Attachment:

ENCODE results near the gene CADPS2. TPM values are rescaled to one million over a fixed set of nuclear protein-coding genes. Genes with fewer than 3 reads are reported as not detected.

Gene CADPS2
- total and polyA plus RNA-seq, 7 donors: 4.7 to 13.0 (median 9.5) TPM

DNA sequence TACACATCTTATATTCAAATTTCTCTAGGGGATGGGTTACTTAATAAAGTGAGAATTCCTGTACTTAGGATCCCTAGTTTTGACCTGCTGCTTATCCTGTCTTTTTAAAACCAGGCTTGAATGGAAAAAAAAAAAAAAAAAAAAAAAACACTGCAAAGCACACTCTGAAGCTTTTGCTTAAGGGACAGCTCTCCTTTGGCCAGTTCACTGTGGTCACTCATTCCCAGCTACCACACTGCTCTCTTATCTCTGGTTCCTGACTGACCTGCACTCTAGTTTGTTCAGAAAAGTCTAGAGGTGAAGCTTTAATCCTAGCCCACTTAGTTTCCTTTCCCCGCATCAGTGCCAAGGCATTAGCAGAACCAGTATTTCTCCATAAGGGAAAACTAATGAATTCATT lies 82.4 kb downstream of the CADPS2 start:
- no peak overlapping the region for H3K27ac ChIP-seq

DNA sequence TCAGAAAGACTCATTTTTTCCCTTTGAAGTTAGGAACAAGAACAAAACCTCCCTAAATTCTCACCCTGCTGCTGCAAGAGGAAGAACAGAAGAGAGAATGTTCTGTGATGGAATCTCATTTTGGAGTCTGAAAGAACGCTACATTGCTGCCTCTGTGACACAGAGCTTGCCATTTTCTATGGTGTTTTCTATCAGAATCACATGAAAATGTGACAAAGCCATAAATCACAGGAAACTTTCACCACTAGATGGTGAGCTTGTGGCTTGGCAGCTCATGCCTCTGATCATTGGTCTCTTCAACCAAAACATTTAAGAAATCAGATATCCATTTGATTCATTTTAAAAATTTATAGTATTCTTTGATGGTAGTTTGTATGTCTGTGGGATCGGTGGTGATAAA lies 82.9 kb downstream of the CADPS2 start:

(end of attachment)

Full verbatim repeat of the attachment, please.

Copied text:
ENCODE results near the gene CADPS2. TPM values are rescaled to one million over a fixed set of nuclear protein-coding genes. Genes with fewer than 3 reads are reported as not detected.

Gene CADPS2
- total and polyA plus RNA-seq, 7 donors: 4.7 to 13.0 (median 9.5) TPM

DNA sequence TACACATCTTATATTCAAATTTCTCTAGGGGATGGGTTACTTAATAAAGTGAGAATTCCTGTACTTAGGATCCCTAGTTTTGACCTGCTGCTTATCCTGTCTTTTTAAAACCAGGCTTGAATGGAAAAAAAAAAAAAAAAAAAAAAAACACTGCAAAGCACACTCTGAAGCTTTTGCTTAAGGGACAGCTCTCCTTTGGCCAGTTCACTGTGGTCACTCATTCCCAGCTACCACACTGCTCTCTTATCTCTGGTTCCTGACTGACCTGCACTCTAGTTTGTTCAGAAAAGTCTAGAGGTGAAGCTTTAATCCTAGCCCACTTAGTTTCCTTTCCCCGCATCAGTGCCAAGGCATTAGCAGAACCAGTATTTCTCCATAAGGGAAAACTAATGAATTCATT lies 82.4 kb downstream of the CADPS2 start:
- no peak overlapping the region for H3K27ac ChIP-seq

DNA sequence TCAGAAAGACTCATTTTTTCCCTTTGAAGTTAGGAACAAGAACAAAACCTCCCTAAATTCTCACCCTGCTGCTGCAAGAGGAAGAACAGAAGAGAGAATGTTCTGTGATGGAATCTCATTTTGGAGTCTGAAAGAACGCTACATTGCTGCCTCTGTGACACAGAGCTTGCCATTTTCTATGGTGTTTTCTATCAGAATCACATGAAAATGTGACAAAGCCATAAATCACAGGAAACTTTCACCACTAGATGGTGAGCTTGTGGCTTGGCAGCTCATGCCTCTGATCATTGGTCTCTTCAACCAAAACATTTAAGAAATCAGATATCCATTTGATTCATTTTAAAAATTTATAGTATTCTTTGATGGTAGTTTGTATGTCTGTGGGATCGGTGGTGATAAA lies 82.9 kb downstream of the CADPS2 start: